Pineapple Leaf Fiber:
Pineapple is one of the most important commercially grown fiber crops since it yields fruit and textile fiber both. Pineapple is a common tropical plant, which belongs to the family of Bromelia. While most Bromeliads grow on trees, the pineapple is a ground fruit. This plant is native to the southern part of Brazil and Paraguay. The quality of the pineapple which is used for extraction of fiber is different from what is grown as a fruit. The leaves of a fruit bearing plant also yield fiber; however, they do not yield good quality fiber. Pineapple plants, with long leaves, specially cultivated for its fiber give the finest quality of pineapple leaf fiber.
Now a days plant fibers are widely using for numerous applications from many resources. The most important property of pineapple fiber is biodegradability and noncarcinogenic which bring it back into fashion, with an advantage of being cost-effective. Pineapple leaf fiber is more delicate in texture than any other vegetable fibers. It helps in climate restoration and soil quality by preventing soil erosion. It is white, creamy and lustrous as silk fiber and is 10 times as coarse as cotton, although it is fine (as fine quality jute) with well separated filaments. The fiber can easily retain dyes. The bundle strength of the pineapple leaf fiber diminishes on wetting; however the strength of the yarn increases. A mature plant has about 40 leaves, with each leaf being 1-3 inches broad and ranging in length from 2-5 feet. The average plants per hectare are around 53,000 plants, which can yield 96 tonnes of fresh leaves. On an average one tone of fresh leaves can yield 25 kg of fibers, thus total fiber extraction can be around 2 tonnes of fiber per hectare.
Every year a significant mass of pineapple fibers are being produced, though very small portions are being used in the field of feedstock, energy production and cloth making. In recent times, the manufacturing waste from pineapple leaves is used in sustainable materials like biocomposites. The worldwide area under pineapple harvest in the year 2017 was 1,098,705 hectare (ha) which can supply approximately 1318 thousand ton of PALF which consider 40 ton/ha usable fresh leaves and 3% PALF yield. Freshly harvested green leaf bundles are used for fiber extraction. Fiber length is dependent on leaf length of the cultivator. Caribbean region’s long leaves of pineapples are considered the most suitable for fiber extraction.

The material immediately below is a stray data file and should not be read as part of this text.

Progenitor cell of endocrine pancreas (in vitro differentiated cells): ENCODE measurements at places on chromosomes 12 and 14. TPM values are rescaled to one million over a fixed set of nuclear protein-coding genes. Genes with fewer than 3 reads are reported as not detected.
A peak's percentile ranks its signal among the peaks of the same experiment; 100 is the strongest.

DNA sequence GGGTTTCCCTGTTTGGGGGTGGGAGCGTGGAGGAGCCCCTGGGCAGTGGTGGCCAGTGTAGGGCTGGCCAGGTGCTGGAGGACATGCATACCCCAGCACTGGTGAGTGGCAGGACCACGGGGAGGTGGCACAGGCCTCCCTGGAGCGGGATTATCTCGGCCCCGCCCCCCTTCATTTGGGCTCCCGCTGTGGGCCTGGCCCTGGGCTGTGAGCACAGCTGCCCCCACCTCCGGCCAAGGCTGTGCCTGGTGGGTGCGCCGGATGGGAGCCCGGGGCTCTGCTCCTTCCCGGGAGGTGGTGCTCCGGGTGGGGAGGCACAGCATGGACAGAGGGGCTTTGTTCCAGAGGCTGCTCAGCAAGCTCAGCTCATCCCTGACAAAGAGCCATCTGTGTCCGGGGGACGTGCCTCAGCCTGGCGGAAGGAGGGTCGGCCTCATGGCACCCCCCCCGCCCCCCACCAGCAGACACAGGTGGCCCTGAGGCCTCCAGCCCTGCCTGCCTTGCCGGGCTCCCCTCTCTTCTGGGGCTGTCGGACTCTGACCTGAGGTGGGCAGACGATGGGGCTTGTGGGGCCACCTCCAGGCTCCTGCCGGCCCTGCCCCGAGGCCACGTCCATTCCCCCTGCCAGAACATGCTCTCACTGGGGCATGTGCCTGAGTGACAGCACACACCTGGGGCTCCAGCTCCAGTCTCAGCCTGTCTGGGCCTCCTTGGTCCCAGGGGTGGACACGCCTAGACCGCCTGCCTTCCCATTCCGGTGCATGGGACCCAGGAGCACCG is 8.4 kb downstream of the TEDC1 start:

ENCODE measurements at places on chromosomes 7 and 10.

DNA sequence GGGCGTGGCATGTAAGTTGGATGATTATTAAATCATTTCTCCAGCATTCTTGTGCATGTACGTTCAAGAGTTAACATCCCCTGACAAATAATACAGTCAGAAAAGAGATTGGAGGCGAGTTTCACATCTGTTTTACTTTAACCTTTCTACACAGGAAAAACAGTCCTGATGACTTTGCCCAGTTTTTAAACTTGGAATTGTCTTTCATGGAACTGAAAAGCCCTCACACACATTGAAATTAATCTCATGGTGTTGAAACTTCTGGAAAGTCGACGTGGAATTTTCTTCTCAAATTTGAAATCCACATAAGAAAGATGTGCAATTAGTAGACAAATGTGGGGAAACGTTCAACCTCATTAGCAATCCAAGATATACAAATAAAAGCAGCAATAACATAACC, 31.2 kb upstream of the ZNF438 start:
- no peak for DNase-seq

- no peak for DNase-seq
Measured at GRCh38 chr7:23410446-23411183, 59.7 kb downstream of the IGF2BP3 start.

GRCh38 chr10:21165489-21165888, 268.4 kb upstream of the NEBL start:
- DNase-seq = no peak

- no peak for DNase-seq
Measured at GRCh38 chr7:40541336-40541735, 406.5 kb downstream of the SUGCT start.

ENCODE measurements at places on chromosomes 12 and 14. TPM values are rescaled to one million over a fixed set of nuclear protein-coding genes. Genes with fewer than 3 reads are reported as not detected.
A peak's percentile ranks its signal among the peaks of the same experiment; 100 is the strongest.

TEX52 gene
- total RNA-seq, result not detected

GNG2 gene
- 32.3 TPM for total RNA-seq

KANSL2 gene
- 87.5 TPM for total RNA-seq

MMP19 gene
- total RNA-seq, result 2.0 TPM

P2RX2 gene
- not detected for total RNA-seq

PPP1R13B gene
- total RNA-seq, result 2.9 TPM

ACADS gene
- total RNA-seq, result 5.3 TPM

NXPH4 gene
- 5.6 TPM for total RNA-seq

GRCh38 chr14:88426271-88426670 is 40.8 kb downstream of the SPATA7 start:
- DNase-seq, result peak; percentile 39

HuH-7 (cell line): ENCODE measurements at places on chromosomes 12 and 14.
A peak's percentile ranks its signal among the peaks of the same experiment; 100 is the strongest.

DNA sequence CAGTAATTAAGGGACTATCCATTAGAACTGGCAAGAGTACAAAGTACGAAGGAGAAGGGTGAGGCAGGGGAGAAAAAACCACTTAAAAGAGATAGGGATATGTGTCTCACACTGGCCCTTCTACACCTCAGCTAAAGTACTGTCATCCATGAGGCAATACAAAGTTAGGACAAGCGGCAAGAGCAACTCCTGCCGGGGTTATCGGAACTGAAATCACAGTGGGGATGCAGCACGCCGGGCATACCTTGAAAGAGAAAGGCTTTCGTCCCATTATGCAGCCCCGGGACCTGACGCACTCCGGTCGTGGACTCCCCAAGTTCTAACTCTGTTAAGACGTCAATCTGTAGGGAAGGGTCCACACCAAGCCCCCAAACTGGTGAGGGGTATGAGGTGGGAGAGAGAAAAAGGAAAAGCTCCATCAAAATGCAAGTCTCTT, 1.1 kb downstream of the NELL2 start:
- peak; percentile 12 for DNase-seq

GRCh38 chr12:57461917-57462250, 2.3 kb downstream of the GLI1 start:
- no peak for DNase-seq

Pineapple plants are largely grown in tropical America, Far-East Asian countries and Africa. In year 1960s and 1970s, Malaysia was one of the top players in the pineapple industry among three main pineapple producing countries after the Philippines and Costa Rica. However, in years afterward, Malaysia was not included as the main producer anymore and has been replaced by other countries. Brazil and Thailand was the largest producers of pineapple fibers in the world in 2008. Brazil accounted for around 13%, while Thailand and Philippines accounted for around 12% of global pineapple production during 2008. But at 2019, the top ten pineapple producers supplying approximately 70.5% pineapple yield around the world have been entitling towards Colombia, Mexico, China, Nigeria, India, Indonesia, Thailand, Philippines, Brazil and Costa Rica. Looking at the top ten countries producing pineapple, Costa Rica takes the first position showcasing production capabilities of 68.15 ton/hectare of fruits and 300 ton of pineapple leaf stubbles/ha. In Philippines and Taiwan, the pineapple plant is largely used as a source of fiber. In India and Bangladesh, also the pineapple plant is used as a source of fiber. Cloth made from pineapple leaf fiber in Philippines is exported to various parts of the world, most particularly to North America and Europe.
Extraction Process of Pineapple Leaf Fiber:
The process of fiber extraction from the pineapple leaf can be done either manually or with the aid of machines. The manual process involves stripping off the fiber from the retted leaf. Fibers of the leaf are scrapped by means of a broken plate or coconut shell and a fast scraper can extract fiber from over 500 leaves per day after which the fibers are washed and dried in the open air. In this method a lot of fiber is lost and the entire process is also very laborious. With this process, the yield is around 2-3% of dry fiber, which is about 20-27 kg of dry fiber from 1 tone of pineapple leaf. The manual process of extracting fiber is very laborious, time consuming and also there tends to be a lot of wastage. After drying, the fibers are waxed to remove the entanglements and the fibers are knotted. During the knotting process, each fiber is extracted singly from the bunch and knotted end to end to form a long continuous strand. The fiber is then sent for warping and weaving.